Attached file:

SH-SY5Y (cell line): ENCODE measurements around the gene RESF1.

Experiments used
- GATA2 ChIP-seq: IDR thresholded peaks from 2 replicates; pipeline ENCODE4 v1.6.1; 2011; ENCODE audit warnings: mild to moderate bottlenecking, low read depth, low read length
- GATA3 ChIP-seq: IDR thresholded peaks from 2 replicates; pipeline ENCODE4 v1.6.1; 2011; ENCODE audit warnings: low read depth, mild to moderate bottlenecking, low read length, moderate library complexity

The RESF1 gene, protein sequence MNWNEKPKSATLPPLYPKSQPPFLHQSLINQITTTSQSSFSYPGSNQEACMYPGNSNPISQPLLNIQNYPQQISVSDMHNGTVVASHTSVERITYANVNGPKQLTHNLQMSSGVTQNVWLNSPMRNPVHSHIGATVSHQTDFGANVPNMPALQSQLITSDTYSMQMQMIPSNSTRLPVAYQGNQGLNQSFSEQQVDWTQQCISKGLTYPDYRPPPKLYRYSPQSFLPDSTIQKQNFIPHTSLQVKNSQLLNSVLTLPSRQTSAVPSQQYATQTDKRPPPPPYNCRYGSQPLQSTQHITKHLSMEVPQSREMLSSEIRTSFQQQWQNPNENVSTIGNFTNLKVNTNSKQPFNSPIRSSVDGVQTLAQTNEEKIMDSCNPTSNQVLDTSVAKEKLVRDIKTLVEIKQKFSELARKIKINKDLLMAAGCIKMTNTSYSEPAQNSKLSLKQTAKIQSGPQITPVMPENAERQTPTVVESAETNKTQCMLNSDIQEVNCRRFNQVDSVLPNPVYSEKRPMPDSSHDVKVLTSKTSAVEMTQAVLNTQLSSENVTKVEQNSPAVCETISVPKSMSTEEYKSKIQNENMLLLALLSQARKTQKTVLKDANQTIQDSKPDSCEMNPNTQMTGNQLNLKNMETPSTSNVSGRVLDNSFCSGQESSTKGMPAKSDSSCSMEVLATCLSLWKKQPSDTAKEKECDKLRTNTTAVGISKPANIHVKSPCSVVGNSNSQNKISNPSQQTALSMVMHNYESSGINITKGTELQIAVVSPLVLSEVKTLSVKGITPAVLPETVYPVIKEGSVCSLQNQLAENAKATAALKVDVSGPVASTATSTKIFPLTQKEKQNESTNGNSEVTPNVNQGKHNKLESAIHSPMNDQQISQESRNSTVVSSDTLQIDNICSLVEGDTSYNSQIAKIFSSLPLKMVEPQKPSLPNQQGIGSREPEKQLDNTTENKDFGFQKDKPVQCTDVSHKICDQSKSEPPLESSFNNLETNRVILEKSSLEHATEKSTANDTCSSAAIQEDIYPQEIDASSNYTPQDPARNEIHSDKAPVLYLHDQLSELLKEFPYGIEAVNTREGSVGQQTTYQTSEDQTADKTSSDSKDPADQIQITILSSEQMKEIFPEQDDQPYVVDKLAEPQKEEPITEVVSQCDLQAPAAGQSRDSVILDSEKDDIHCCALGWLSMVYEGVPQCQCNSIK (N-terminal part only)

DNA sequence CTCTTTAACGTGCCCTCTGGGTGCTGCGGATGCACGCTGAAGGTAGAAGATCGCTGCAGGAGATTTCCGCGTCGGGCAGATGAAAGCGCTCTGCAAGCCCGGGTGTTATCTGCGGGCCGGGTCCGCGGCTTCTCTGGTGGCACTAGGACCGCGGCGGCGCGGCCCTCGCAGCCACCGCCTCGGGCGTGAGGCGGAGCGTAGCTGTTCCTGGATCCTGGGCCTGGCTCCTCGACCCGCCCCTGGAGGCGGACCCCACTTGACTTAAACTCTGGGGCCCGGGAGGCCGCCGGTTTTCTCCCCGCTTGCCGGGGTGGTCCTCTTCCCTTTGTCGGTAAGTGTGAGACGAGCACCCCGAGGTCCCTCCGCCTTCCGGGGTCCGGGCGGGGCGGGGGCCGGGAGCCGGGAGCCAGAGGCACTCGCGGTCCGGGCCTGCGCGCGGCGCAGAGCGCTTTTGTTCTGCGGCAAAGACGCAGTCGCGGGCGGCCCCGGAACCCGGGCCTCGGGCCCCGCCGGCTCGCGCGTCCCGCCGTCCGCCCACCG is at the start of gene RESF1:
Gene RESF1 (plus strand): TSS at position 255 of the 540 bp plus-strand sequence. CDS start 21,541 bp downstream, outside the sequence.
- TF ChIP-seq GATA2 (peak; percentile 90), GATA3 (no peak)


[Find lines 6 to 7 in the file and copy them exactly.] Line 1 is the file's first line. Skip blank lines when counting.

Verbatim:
DNA sequence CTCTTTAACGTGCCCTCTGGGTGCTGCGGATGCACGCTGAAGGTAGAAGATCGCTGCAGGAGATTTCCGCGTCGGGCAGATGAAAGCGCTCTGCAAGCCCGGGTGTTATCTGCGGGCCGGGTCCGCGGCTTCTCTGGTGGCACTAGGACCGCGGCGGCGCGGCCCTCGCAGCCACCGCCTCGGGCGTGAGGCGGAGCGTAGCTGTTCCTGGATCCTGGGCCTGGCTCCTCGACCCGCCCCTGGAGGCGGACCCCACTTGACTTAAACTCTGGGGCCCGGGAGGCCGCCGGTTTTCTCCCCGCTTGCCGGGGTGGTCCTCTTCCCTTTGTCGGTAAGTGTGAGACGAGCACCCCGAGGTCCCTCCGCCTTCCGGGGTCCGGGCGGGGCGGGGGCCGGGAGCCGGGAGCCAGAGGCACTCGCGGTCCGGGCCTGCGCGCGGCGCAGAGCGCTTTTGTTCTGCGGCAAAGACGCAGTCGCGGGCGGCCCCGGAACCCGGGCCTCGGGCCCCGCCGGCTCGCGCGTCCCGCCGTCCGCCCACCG is at the start of gene RESF1:
Gene RESF1 (plus strand): TSS at position 255 of the 540 bp plus-strand sequence. CDS start 21,541 bp downstream, outside the sequence.